Four centuries after Galileo Galilei first pointed his telescope at the night sky, the international community will not only be commemorate Galileo’s momentous discoveries, we will celebrate mankind’s continuing scientific endeavours in space. Back in 2007, the United Nations decided 2009 should be dedicated to astronomy and named it the “International Year of Astronomy”. It is going to be a huge year for all astronomical disciplines, intended to educate, celebrate and enjoy the wonders of the cosmos. Many events are planned throughout the coming twelve months, in the 135 nations participating. You won’t be far away from an IYA2009 participating group or organization, so be sure to embrace this landmark year, it could change the way you view the Universe forever…
A white dwarf called KPD 0005+5106 has been identified as the hottest star observed, ever. KPD 0005+5106 lives in the globular cluster M4, 7,200 light years away, and astronomers have always been intrigued by this stellar lightweight as its emissions have previously hinted it was quite toasty. Now, astronomers using data from the defunct NASA Far-Ultraviolet Spectroscopic Explorer (FUSE), have studied the white dwarf in more detail. KPD 0005+5106 emits radiation in the far-ultraviolet, indicating that its surface has a temperature of 200,000K. This is an unprecedented discovery, far-ultraviolet emissions are usually reserved for superheated stellar coronae. It may be small, but it’s a record-breaker… Continue reading “Small but Mighty: KPD 0005+5106, the 200,000K White Dwarf”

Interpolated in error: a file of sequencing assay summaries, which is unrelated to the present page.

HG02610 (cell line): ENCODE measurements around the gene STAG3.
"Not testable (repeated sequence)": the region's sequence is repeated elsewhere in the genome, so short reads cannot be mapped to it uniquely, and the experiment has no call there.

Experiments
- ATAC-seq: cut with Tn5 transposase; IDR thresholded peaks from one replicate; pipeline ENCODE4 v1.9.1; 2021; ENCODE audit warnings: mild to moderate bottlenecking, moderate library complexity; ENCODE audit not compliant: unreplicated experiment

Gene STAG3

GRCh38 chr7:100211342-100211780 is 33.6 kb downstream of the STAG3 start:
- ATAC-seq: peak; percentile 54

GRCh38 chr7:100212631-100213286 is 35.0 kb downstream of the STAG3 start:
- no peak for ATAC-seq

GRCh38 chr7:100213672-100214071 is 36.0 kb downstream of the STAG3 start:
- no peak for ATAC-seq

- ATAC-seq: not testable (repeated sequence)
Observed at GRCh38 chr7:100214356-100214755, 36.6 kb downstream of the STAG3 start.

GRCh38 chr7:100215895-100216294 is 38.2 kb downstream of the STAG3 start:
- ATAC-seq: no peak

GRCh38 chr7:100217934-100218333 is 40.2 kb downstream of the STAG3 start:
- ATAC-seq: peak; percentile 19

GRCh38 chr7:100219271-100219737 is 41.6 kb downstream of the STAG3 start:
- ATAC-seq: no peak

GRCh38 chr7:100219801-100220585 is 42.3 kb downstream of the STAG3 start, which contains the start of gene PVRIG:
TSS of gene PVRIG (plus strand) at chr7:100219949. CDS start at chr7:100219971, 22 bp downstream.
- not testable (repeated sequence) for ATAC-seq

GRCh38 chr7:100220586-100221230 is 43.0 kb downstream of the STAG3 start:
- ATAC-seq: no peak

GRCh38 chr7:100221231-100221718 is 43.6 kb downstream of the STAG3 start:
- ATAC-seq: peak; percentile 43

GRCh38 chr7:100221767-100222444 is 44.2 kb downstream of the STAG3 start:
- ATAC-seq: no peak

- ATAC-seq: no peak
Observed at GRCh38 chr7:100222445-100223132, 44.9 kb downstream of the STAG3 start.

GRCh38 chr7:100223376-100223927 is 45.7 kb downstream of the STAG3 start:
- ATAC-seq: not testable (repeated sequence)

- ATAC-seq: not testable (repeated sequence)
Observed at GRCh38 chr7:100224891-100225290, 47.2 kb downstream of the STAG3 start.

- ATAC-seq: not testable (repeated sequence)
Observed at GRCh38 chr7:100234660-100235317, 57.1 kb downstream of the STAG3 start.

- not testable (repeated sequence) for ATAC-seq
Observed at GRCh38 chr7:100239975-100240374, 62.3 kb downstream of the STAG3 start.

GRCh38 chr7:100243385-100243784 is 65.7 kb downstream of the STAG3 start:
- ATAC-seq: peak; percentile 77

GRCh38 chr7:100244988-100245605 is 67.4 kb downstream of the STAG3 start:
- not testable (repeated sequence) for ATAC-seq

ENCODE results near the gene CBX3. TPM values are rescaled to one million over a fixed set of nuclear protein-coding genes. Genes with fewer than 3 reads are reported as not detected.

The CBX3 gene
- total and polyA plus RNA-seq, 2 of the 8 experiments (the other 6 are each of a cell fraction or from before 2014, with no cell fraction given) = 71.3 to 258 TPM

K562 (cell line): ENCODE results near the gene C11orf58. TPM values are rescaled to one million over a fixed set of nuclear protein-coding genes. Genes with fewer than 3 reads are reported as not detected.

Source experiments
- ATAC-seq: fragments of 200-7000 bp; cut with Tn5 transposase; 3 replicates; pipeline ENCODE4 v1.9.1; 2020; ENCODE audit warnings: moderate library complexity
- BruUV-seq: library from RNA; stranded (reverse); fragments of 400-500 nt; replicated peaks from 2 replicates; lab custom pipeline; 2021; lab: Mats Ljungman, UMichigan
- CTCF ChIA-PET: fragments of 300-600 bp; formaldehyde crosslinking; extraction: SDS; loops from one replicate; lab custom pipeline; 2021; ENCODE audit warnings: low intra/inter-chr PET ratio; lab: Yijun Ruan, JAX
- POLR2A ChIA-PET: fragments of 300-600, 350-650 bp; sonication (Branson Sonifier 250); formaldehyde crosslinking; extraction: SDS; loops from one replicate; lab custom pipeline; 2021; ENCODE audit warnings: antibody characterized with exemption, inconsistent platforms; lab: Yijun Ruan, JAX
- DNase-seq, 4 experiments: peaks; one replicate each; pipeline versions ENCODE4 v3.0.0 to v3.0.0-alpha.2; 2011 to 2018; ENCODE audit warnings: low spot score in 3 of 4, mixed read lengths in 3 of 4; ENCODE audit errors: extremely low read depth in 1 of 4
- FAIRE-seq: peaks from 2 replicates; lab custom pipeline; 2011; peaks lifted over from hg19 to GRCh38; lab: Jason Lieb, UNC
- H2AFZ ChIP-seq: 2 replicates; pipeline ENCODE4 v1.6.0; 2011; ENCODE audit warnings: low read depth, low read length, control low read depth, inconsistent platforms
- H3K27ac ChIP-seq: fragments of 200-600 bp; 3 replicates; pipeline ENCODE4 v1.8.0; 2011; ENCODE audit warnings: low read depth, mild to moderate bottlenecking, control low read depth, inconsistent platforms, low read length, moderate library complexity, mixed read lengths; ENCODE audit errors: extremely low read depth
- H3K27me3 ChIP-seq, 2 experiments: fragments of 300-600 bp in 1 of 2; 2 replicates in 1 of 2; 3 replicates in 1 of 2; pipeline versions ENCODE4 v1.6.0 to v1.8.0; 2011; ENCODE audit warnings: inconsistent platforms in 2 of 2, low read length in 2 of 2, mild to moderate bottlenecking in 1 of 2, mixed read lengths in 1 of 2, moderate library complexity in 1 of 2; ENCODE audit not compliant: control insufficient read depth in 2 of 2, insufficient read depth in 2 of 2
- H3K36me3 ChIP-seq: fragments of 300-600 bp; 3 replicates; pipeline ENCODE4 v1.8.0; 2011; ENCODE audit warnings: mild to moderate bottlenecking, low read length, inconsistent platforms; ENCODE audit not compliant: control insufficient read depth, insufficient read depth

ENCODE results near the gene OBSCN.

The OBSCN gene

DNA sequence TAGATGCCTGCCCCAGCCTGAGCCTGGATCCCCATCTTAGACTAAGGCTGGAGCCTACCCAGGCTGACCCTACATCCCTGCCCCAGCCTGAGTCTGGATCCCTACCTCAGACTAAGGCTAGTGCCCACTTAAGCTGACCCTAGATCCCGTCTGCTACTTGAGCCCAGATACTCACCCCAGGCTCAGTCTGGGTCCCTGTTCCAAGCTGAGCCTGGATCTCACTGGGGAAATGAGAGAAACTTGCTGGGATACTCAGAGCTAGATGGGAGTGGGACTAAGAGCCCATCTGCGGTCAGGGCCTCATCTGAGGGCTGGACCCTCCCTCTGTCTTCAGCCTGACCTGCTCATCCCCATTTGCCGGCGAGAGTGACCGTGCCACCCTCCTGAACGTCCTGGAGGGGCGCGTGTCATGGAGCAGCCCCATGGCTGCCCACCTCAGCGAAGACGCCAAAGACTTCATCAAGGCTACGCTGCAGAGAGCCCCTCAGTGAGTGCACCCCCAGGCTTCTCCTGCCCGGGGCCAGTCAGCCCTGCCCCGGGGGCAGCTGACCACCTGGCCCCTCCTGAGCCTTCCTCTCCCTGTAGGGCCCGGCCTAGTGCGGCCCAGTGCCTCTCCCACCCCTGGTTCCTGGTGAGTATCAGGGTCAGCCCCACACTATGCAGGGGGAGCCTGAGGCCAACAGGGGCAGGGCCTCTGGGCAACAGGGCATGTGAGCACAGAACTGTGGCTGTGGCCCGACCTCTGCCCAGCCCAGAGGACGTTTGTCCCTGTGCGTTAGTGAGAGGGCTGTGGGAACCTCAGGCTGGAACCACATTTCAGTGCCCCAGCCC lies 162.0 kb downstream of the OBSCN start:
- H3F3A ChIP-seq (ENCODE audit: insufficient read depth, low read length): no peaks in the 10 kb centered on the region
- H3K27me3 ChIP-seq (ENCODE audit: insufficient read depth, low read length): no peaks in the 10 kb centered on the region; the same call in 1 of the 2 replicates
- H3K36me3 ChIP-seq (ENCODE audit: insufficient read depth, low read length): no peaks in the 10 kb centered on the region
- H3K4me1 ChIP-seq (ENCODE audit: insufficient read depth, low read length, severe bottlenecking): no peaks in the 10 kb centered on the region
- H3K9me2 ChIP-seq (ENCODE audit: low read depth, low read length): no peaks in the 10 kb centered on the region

I must admit though (as one of my readers pointed out), it is surprising to hear about this recent flurry of large fireball events. Some of these meteoroids are as big as 10 tonnes (in the case of the Saskatchewan fireball), and scattered meteorites are being found on the ground (fortunately over sparsely populated regions). Are these recent series of fireball spottings down to improved observation techniques and a bit of luck? After all, the October fireball was observed directly over several all-sky cameras dedicated to spotting meteors; the November fireball was seen by a huge number of people in cities across the Saskatchewan/Alberta border and last night’s fireball appeared above another dedicated meteor all-sky camera.
A few of these events are expected every year, so this is certainly nothing to be concerned about, we’re just getting better at observing these transient events…